• pritesh

    really nice post. i recently discovered of the backbox and other pentest OS blackubuntu and was searching around to see which is better as i found backtrack to be really ustable and not usable for me as i am kind of doing all round things on my OS and i like it to seem mine only as customization is really rare in backtrack i would like to know if blackubuntu or backbox would suit me ? as i like it to look out of this world and armed. 😉

    • Concise-Team

      I had exactly the same experience as you. I am really pleased with Backbox – its really worth you having a look at it. The good thing about backbox is that is runs with XFCE which I was unfamiliar with but am really enjoying – its lightweight and just seems to work really well. I’d say that Backtrack is best run from as a live distro and backbox is more for day-to-day use. I spend a lot of time having to fix things with Backtrack but with Backbox – well, it just works!

      In fact I am using backbox is my daily machine. If you need any windows programs then just run them through virtual box which again works great. So summary – yes definitely try backbox. The support community is pretty decent as well – let us know how you get on! Thanks – Concise Team

  • H***********h

    You just managed transform a hardcore NodeZero addict into Backbox user..

    • Henry Dalziel

      Thanks for your comment! I’m glad you are liking BackBox. I am curious about Kali Linux though! BackBox is completely part of my daily routine so I certainly won’t be making the switch over to Kali but it does also seem like a great distro, especially since they have completely revitalized the problems like fixing drivers and wireless connectivity issues etc.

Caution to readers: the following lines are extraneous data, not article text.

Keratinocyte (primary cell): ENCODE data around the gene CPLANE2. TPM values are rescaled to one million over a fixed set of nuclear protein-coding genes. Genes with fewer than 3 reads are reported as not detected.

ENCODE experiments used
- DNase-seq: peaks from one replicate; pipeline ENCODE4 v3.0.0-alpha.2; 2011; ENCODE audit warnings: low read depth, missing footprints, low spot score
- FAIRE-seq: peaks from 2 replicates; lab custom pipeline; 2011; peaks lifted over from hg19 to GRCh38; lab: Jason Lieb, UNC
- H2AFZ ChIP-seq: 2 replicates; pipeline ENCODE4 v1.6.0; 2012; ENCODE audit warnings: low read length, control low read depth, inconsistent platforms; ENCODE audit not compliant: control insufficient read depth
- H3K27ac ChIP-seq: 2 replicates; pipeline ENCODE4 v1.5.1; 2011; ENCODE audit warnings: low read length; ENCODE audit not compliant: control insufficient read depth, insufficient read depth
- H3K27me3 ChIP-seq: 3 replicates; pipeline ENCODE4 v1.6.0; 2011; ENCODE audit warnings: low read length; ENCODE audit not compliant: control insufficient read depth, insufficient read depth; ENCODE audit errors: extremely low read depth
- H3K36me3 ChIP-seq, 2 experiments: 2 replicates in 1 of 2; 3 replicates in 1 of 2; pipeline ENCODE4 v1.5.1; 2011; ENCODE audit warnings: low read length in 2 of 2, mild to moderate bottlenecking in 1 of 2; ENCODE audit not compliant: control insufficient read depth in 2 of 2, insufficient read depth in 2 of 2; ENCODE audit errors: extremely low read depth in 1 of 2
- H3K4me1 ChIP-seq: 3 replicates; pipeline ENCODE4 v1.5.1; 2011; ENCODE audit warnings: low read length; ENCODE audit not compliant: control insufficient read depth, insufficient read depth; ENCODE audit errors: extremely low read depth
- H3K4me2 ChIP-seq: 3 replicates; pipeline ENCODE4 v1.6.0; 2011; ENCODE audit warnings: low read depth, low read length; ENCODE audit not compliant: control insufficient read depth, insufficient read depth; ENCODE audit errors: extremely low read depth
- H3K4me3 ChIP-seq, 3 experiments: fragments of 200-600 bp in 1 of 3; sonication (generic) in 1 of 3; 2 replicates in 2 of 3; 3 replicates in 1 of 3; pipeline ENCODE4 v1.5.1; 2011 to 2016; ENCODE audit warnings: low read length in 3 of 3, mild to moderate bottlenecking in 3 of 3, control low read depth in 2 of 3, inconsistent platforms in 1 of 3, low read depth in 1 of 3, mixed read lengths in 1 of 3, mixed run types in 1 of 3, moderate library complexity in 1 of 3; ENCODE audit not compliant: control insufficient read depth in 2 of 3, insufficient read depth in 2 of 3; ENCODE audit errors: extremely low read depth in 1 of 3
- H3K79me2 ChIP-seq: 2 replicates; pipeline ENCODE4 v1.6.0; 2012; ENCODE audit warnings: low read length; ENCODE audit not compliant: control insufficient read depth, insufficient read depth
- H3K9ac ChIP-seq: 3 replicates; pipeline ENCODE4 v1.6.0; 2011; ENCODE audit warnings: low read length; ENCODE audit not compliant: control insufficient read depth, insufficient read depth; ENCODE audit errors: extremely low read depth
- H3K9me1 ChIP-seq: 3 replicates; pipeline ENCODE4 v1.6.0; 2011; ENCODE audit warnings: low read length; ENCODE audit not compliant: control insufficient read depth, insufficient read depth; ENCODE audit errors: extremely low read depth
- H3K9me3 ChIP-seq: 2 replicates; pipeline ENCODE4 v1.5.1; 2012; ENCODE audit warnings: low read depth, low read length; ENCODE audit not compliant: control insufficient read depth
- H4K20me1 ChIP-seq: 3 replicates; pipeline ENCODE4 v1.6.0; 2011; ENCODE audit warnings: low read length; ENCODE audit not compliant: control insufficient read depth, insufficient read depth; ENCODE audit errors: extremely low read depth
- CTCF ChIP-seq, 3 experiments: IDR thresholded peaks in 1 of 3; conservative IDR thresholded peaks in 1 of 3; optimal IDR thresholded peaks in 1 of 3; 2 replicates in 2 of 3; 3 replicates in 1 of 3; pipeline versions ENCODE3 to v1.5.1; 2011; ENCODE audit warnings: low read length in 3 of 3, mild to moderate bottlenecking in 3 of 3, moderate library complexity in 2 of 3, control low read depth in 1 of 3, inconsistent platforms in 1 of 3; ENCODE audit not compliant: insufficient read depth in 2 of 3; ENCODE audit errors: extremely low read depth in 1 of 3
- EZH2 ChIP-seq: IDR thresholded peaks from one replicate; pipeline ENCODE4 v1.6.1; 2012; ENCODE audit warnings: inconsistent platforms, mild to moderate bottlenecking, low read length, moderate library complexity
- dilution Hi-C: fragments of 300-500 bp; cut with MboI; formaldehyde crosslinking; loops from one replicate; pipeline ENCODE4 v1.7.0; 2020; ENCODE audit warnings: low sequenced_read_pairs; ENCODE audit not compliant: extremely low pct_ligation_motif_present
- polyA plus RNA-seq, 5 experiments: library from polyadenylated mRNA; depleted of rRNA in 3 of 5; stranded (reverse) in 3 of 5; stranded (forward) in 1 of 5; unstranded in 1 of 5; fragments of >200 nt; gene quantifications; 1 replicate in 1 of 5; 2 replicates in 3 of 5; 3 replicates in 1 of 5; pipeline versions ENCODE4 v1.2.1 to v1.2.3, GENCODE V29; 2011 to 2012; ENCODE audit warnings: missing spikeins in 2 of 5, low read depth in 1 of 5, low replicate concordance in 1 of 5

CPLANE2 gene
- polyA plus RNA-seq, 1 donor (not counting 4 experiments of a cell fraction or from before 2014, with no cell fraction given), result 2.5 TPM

• Robert Smith

    I have two hard drives for my ThinkPad T510. Being on a corporate network, the Windoze drive takes up to 5 minutes to boot. With, BackBox, I’m up and running on the corporate network in less then 30 seconds and it does more stuff faster than Windoze. I find myself not using the Windoze drive very much. I threw on LibreOffice and tn5250. I use it for everything. Great job. Highly recommended.

    • Henry Dalziel

      100% agree. It must be the XFCE environment that makes the boot time so fast. I’ve had my laptop on for days on end and it never fails. I remember do an update with the old BackTrack it was a wing and a prayer that it all worked afterwards.

  • r0d a113n

    Henry great article. Couldn’t agree more. Love BB3. When I make a goof on BB3 it doesn’t take hours for me to rebuild and do my tweakz to it. About an hour and half to be honest. That’s what allows me to keep learning and not get overwhelmed as much. BB3x64 runs solid on my HP Probook 4430s with hdmi out to the big screen. Thanx again for a great article.


    • Henry Dalziel

      Hi! Thanks for your comment and really great to hear your enjoying BB – i completely agree about the fact that you don’t have to spend hours tweaking. When I first started using Ubuntu back in the Hardy Heron days of 2008 it became normal to have to spent A LOT of time trying to figure out the sounds problems, driver issues etc etc. BackBox just seems to work. Thanks again for your comment!

  • wardana

    Hi nice info, you know I just install Backtrack 5r3 but it’s have a lot problem. and i just found your post. I think I will try backbox 🙂

  • huh,who?

    i,m going to try backbox,thanks for your article 🙂